Woodcut covering the coastline from the Lizard Peninsula in England to the Strait of Gibraltar. Perhaps due to space restrictions, the English Channel appears closed off between England and France. The map is accompanied by a written description of the movement of English fleets.
Map of Bay De Chatalilon, located on the west coast of France. There is a sketch of a small fort (Fort Fouras) on top of the map sheet. A sketch of a ship in profile located on the top right corner of the map, with its own scale bar in feet, and load water lines.
Map depicts the most north western part of France detailing the Bay of Biscay and The Channel coastlines. Part of Flanders, Holland, and England are located in the topmost part of the map. A partial coastline of Iceland appears in the top left corner.
Large detailed map of England and Wales detailing every hamlet, village, town, and city including rivers, roadways, coast lines, and channels. Scotland's coastline is to the nore, Greeland's coastline is to the west and a small portion of Frances coastline is at the bottom right. The cartouche is incredibly elaborate with waterfalls, scrools, clusters of grapes, bees and a hive, a sleeping dog, a full cornicopia, and an urn.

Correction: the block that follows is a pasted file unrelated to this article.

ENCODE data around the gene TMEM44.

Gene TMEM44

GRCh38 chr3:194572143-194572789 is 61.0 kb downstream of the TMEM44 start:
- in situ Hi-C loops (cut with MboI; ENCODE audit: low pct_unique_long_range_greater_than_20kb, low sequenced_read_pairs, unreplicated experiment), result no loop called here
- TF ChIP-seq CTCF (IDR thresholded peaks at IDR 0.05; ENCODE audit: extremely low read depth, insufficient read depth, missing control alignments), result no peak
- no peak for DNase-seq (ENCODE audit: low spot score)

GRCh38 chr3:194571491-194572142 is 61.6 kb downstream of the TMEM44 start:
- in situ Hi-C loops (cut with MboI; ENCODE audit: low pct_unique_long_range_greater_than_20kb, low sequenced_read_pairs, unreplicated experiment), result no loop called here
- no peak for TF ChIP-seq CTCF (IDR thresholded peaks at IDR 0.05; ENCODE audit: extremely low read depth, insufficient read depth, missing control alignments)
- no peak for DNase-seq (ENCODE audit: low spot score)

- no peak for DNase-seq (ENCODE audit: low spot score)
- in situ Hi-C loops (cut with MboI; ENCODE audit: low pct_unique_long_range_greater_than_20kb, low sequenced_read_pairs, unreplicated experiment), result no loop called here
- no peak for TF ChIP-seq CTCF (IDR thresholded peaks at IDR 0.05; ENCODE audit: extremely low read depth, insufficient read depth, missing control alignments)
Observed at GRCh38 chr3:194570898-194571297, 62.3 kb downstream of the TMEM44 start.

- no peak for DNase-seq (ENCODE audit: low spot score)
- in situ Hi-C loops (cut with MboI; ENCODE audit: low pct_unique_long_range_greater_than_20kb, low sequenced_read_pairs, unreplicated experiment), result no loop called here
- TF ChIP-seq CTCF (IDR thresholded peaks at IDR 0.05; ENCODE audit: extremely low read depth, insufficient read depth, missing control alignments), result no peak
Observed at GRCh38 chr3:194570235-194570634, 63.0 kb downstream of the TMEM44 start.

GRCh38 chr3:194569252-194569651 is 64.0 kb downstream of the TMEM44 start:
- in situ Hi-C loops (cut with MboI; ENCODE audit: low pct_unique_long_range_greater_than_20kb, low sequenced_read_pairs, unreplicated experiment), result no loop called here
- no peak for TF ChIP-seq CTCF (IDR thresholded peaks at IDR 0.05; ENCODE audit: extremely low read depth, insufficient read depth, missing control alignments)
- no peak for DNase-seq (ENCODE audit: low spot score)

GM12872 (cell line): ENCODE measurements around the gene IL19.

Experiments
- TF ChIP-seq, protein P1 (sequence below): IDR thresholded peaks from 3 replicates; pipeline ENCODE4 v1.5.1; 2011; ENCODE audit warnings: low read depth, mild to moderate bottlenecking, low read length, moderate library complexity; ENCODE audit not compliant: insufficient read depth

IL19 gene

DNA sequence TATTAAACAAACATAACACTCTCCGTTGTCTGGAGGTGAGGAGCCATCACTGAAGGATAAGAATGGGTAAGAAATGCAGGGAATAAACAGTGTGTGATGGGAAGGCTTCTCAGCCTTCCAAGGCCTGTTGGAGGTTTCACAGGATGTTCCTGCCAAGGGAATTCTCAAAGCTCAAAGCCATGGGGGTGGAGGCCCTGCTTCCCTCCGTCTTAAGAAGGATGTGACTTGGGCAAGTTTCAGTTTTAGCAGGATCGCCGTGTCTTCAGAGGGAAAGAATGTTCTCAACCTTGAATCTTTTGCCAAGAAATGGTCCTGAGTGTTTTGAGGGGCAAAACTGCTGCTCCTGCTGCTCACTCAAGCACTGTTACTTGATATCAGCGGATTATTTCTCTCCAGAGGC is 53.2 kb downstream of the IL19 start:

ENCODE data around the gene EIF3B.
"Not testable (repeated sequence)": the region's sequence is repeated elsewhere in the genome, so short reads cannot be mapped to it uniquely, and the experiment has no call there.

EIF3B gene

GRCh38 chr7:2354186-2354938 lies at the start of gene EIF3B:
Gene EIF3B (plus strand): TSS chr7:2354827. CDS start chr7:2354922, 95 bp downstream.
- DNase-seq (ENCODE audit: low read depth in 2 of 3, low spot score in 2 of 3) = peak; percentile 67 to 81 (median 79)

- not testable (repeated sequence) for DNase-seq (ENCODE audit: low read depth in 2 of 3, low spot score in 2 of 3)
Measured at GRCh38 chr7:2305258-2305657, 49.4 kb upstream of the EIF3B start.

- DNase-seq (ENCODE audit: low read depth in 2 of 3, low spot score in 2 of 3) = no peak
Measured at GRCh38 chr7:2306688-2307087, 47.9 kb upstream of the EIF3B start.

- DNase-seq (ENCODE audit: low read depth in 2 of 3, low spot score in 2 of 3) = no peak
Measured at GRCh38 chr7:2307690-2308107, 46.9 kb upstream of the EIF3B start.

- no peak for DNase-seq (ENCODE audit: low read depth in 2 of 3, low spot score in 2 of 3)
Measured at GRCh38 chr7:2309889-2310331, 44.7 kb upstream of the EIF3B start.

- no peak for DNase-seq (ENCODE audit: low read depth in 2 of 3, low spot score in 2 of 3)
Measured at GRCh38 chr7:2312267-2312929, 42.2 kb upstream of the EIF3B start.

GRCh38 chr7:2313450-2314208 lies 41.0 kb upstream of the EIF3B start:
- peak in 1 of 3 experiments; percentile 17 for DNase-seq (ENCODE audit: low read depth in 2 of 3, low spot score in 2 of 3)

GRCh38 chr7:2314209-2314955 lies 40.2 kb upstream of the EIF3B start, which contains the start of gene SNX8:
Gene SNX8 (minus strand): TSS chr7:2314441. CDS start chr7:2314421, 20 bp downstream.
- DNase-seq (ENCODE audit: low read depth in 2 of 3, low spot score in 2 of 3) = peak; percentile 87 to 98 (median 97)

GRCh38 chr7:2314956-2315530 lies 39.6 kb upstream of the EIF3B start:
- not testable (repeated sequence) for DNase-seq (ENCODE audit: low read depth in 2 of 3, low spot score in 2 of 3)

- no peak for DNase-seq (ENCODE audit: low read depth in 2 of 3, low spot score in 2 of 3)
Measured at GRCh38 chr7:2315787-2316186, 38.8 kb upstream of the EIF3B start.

It's interesting to look at maps that were drawn at a time of significant events. Such is the case with this Saint-Malo map. Published in June 1758 while the final seige of Louisbourg was underway, it would be to Saint-Malo that many Acadian exiles would be sent later in 1758 and 1759.
Decorative rococo title cartouche. Detailed harbor chart with many soundings in the Road of Brest. Locates all harbors, towns, rivers, capes and islands. The map labels the water depth in the bays and seas around Brest. The walled city of Brest is well shown, as are small houses, churches and windmills. Map extends from Le Counquet to Le Faou, detailing the coastline, anchorages and soundings throughout the area.